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" Lordships, which was unnecessary, but there are many whom it may be needful to remind, that an advocate, by the sacred duty which he owes his client, knows in the discharge of that office but one person in the world — that client and none other. To... "
The Commencement Annual - Página 24
por University of Michigan - 1892
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The Journal of Jurisprudence and Scottish Law Magazine, Volumen34

1890
...zeal ; and, as has been said, " it is an advocate's highest and most unquestioned duty to serve his client by all expedient means, to protect that client...party already injured), and amongst others to himself. And he must not regard the alarm, the suffering, the torment, the destruction, which he may bring upon...
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The Irish Law Times and Solicitors' Journal, Volumen24

1890
...with zeal, and as has been said " it is an advocate's highest and most unquestioned duty to serve his client, by all expedient means, •to .protect that client at all hazards and costs to all others (eveu tbe party already injured) and among.st others to himself. And he must not regard the alarm,...
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Speeches, Lectures, and Letters: Second series

Wendell Phillips - 1891 - 476 páginas
...the discharge of that office but one person in the w.orld, — that client and none other. To save that client by all expedient means; to protect that client at all hazards and costs to all others, and among others to himself, — is the highest and most unquestioned of his duties ; and he must not...
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Disraeli and His Day

Sir William Fraser - 1891 - 500 páginas
...knows in the discharge of that office but one person in the world; that client, and none other. To save that client by all expedient means, to protect that client at all hazards and cost to all others, and, among others, to himself, is the highest, and most unquestioned of his duties...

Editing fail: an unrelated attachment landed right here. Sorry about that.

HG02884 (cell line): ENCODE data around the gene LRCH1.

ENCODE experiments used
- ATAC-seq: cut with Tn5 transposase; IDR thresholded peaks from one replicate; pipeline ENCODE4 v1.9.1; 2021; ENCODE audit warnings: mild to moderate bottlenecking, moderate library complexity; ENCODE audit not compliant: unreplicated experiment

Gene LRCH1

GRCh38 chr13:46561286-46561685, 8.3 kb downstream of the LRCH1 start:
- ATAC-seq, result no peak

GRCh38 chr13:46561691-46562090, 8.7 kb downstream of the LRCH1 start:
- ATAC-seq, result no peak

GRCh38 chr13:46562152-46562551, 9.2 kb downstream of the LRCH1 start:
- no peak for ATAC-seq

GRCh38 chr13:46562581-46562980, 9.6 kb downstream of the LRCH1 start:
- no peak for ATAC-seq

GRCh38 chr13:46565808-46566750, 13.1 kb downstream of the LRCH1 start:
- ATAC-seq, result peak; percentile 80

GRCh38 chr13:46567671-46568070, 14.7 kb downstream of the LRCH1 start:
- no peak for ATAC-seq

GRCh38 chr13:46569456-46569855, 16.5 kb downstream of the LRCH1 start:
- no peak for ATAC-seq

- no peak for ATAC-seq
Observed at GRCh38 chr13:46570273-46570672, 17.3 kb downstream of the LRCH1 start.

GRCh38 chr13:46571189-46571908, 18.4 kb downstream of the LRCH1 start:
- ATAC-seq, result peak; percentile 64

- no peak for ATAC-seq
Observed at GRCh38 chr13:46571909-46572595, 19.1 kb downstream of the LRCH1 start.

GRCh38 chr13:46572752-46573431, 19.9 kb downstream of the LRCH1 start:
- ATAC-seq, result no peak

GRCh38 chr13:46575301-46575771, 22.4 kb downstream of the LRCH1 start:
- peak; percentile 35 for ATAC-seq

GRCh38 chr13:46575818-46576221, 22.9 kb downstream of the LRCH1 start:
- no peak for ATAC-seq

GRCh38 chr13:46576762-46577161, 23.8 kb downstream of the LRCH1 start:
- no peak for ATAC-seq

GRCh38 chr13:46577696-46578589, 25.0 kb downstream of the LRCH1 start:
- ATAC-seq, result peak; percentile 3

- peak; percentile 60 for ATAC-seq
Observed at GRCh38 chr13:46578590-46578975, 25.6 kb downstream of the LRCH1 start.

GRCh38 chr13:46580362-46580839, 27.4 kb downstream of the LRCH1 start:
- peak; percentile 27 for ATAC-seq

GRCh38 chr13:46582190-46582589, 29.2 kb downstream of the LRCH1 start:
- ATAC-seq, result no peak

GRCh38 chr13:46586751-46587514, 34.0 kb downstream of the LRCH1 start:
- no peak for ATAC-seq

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Disraeli and His Day

Sir William Fraser - 1891 - 500 páginas
...knows in the discharge of that office but one person in the world; that client, and none other. To save that client by all expedient means, to protect that client at all hazards and cost to all others, and, among others, to himself, is the highest, and most unquestioned of his duties...
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Select Cases on the Law of Evidence as Applied During the Examination of ...

Austin Abbott - 1895 - 764 páginas
...the discharge of that office, but one person iii the world — that client, and none other. To save that client by all expedient means ; to protect that client, at all hazards and cost to all others, and, among others, to himself, is the highest and most unquestioned of his duties,...
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The Living Age ..., Volumen58

1858
...discharging that office but one person in the World, THAT CLIENT AND NONE OTHEB. To save that client by nil expedient means — to protect that client at all hazards and costs to all others, and among others to himself — is the highest and most unquestionable of his duties ; and he must...
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The Ridpath Library of Universal Literature ...: A Biographical ..., Volumen4

John Clark Ridpath - 1898
...knows, in the discharge of that office but one person in the world — that elient and no other. To save that client by all expedient means ; to protect that client at all hazards and costs to all others — and among others to himself — is the highest and most unquestioned of his duties. And he must...
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Proceedings ... Annual Meeting ..., Volumen15

Bar Association of the State of Kansas - 1898
...knows in the discharge of that office but one person in the world, that client and none other. To save that client by all expedient means, to protect that client at all hazards and costs, to all others, and among others to himself, is the highest and most unquestioned of his duties; and he must not regard...
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The Map of Life, Conduct and Character

William Edward Hartpole Lecky - 1899 - 328 páginas
...in the discharge of that office but one person in the world — that client and none other. To save that client by all expedient means, to protect that client at all hazards and costs to all others and among others to himself, is the highest and most unquestioned of his duties ; and he must not regard...
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